By Anthony Petro, Staff Writer
Photo by Anthony Petro/ The Towerlight
Minority Leader of the United States House of Representatives, Nancy Pelosi, and U.S. Representative for Maryland’s 2nd Congressional District, Dutch Ruppersberger, spoke to a full auditorium in Van Bokkelen Hall on Thursday afternoon.
Rhetoric and Communication professor Richard Vatz invited the politicians to speak to and take questions from students.
Pelosi had strong opinions regarding the political issues circulating the nation. She implored the student audience to get out and vote, saying voting is the way to make their voice as strong as possible.
“Millennials will be the biggest voting group,” Pelosi said. “Go in with your apprehensions, fears, and ideas; and make sure who you vote for is aligned with your ideals. Make sure whoever you vote for is working for you and listening to you.”
Before the floor was opened to student questions, Pelosi expressed how impressed with Towson’s diversity she was.
“I love seeing all the diversity in this room,” Pelosi said. “That is our strength and unifying factor. We have a responsibility to our founding fathers to find a common ground and reassert bipartisanship politics in Washington.”
The first question asked by the student audience was about gun control.
“We need to work in a bipartisan way to get background checks for gun purchases,” Pelosi said. “The mass shootings are terrible, but passing this bill will subdue the gun violence in our cities by not allowing people to buy guns who shouldn’t have them. More lives are saved by keeping guns out of the hands of those that shouldn’t have them than by listing guns that shouldn’t be for sale.”
After answering questions about the deficit, she and Ruppersberger had a few closing remarks.
“Your authenticity is everything,” Pelosi said. “Shape your values for your success and for the people you care about and want to support.”
“Treat others how you want to be treated,” Ruppersberger said. “That’s the golden rule. We are working toward meeting at a middle ground in Washington. Everyone needs to practice civility, even if you disagree with someone’s views.”
After sending the students back to class, Pelosi and Ruppersberger answered questions from local news stations about the Brett Kavanaugh situation, and their thoughts about the question and answer session with the students.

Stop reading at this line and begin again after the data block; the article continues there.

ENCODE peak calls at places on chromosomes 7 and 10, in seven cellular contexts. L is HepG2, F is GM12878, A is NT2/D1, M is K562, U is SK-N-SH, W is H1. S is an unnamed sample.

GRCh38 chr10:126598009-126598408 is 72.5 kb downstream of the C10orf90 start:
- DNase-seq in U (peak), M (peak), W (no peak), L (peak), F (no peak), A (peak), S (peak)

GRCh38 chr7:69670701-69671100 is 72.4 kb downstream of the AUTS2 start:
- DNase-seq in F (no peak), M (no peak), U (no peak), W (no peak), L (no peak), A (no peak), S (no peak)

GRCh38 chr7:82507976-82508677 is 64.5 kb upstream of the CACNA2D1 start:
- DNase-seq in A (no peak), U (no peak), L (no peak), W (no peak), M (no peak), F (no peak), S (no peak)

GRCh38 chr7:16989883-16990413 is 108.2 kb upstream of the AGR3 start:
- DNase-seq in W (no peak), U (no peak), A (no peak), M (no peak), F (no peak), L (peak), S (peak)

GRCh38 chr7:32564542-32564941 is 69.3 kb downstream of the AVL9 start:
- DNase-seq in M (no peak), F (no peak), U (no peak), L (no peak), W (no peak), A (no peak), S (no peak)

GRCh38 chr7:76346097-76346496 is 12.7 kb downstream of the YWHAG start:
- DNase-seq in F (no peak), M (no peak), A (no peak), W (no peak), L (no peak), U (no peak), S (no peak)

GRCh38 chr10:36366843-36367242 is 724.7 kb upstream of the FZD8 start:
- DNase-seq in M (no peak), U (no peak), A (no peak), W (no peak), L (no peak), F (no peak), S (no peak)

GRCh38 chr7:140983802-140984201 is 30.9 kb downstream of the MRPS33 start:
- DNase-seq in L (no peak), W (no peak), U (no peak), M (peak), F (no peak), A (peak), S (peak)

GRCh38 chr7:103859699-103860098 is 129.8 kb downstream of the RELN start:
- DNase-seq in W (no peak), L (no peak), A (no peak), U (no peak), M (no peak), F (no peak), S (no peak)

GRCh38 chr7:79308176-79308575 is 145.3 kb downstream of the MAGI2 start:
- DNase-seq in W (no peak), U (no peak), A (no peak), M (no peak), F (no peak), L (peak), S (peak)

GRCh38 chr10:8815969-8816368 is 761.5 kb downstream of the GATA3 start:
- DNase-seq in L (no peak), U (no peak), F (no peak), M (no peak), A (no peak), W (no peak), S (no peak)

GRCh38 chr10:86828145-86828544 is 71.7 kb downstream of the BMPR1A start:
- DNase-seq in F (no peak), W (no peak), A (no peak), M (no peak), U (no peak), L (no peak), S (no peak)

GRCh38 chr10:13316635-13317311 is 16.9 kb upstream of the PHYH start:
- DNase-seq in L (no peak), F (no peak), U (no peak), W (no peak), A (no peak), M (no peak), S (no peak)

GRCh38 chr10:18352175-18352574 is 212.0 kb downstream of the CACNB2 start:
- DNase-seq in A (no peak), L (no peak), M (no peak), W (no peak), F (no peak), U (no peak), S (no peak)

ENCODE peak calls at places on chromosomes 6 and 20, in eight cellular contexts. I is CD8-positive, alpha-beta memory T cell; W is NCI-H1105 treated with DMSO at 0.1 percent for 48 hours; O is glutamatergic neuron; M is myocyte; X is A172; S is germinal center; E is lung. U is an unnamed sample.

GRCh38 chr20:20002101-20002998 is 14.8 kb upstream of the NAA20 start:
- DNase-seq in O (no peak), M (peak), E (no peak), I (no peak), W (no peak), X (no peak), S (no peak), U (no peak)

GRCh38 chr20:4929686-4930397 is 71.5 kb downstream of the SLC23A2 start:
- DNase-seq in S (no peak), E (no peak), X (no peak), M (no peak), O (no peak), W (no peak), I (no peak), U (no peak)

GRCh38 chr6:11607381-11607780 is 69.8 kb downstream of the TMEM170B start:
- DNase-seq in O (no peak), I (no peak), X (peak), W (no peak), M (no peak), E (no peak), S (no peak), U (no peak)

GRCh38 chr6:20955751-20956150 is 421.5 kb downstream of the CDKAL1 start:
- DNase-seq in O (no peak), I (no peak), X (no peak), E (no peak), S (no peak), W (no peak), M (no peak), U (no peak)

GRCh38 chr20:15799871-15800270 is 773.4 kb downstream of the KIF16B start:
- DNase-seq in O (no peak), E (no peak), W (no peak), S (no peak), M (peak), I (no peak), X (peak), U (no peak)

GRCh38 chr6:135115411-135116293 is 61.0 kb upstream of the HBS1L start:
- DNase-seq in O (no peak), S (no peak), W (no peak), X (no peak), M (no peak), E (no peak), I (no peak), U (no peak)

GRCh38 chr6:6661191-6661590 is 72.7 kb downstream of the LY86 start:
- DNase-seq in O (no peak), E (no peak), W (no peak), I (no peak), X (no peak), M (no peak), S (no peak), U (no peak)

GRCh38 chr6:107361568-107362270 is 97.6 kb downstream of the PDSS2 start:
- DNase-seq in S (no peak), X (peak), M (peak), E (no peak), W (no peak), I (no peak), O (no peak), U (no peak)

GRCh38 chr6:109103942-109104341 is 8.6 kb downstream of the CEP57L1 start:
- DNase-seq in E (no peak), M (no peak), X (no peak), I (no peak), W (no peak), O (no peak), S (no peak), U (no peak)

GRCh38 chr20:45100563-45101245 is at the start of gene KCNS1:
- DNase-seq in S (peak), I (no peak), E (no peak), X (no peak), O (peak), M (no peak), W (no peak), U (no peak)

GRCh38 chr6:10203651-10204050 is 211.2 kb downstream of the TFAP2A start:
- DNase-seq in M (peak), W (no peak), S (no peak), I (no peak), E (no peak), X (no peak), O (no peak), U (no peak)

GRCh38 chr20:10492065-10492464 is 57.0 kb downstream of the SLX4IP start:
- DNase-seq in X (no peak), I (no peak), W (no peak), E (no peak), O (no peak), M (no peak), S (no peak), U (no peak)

Kavanaugh, who is still facing allegations of sexual misconduct from Christine Blasey Ford, Julie Swetnick, and Deborah Ramirez, has since been confirmed to the Supreme Court.
“We have to question the integrity of the Supreme Court and everyone involved ,” Pelosi said. “Kavanaugh says Trump is above all and that’s not fair, not equal. I, as a woman, know many are affected by this and many feel their voice is diminished and mocked by our president.”
Ruppersberger agreed that the issue is concerning, and hopes that the different parties can come together to find a solution.
“This is a major issue,” Ruppersberger said. “The president should want an investigation. There are allegations on both sides and Kavanaugh having drunk a lot when he was younger may not remember events correctly. The court needs to be bipartisan. Kavanaugh’s statements about the Clintons show his partisanship.”
Before departing, Pelosi and Ruppersberger said they enjoyed being at Towson and answering well-informed questions from the students.
“The students asked wonderful questions, a full range,” Pelosi said. “They were really informed.”
Vatz said he, too, was proud of the students.
“The students asked excellent questions,” Vatz said. “Dutch and Nancy has extraordinary presentations, and this was a wonderful opportunity for Towson and the students.”
Jake Goodman, a political science major with a minor in geology, took a picture with Pelosi after the event.
“I found out about this from my congress class and decided to sit in on the guest speaker,” Goodman said. “It’s not everyday you get to meet Nancy Pelosi. She was very insightful and informative.”